These seven books are not only diverse, but they are also great shows of representation. I personally run a blog all about representation in books, TV, and movies.
This Side of Home by Renee Watson
If you’ve checked out some of my reviews before, you already know how much I love This Side of Home. I’ve been talking about it ever since I read it two years ago.
The reason I loved this book so much is that reading this was one of the first times I felt truly represented in Young Adult Fiction. I decided to check out Renee Watson’s Piecing Me Together and it did not disappoint. She’s one of my favorite current authors because her stories are just so real and I always find myself connecting to the characters.
The Boy in the Black Suit by Jason Reynolds
After reading All-American Boys for The Battle of the Books in high school (Yes, I’ve always been a book nerd), I knew I needed to check out more works from Jason Reynolds.
I knew I liked his writing, but The Boy in the Black Suit made me love it. I’ve said this a million and one times before, and I’ll say it again: Jason Reynolds is like the Walter Dean Myers of this generation. He has such an amazing range of works from Middle Grade, to YA, to Poetry. This man can really write!
Dear Haiti, Love Alaine by Maika Moulite and Maritza Moulite
Last year, I was so excited to read American Street by Ibi Zoboi. It was going to be my first YA novel with a Haitian lead, how rare. The story also claimed to be centered around issues of deportation and the culture clash that the main character would face.
Then, I read the story and I was utterly disappointed. I had such high hopes and I wanted that feeling of representation, but American Street fell so flat for me.
Dear Haiti, Love Alaine restored my faith in Haitian YA. I love stories set in the Caribbean, so having one set in my own family’s country was so much fun to read. As someone who’s grown up in the US but still has strong ties to the culture, I feel like I really understood Alaine.
With the Fire on High by Elizabeth Acevedo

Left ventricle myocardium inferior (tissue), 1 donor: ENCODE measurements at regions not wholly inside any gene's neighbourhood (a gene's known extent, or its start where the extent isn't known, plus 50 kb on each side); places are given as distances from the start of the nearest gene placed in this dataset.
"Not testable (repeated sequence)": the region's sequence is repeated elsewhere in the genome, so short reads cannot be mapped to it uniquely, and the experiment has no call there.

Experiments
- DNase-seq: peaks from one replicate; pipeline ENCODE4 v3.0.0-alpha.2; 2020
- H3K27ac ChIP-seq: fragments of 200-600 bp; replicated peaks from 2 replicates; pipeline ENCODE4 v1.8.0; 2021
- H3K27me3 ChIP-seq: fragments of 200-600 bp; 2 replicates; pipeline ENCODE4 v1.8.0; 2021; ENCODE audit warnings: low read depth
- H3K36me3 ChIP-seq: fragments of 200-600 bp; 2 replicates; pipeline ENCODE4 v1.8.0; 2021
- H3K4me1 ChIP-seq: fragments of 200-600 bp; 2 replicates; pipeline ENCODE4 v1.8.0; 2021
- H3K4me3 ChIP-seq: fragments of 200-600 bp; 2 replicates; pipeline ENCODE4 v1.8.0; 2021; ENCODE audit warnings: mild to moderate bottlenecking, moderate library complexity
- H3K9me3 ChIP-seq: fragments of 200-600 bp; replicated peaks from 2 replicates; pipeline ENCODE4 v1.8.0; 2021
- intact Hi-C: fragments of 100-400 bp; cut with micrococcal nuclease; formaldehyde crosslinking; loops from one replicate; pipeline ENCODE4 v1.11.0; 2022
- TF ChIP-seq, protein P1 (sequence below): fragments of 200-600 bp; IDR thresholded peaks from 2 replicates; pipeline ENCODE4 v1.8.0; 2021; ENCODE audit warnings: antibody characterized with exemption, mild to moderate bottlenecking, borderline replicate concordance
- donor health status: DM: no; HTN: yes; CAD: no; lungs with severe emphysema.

With the Fire on High was one of my favorite reads of 2019. It’s such a rarity for YA Fiction to have a single parent in the story, it’s almost unheard of to have that single parent be the main character. This story is so well written and really captures the reader. I highly recommend it. Elizabeth Acevedo’s The Poet X was actually the first book I read that year. I’ve listened to her poetry before and I love her writing style.
Dear Martin by Nic Stone
Dear Martin is such a well told, gripping story. What I especially love about it is that it’s its own kind of story. It’s not a repeat of every other police brutality story.
Everything, Everything by Nicola Yoon
Nicola Yoon was another author that really surprised me. I read Everything, Everything as another Battle of the Books challenge in high school. It was a great story. Something I liked about it was that it was an interracial love story without the emphasis being on the fact that they were different races. The premise of the story was very different from anything I’d read before.
The Hate U Give by Angie Thomas
This list wouldn’t be complete without having added this soon to be classic. The Hate U Give should definitely be added to school reading lists all over the US. The movie was actually really good, it took a different turn from the book but I loved it.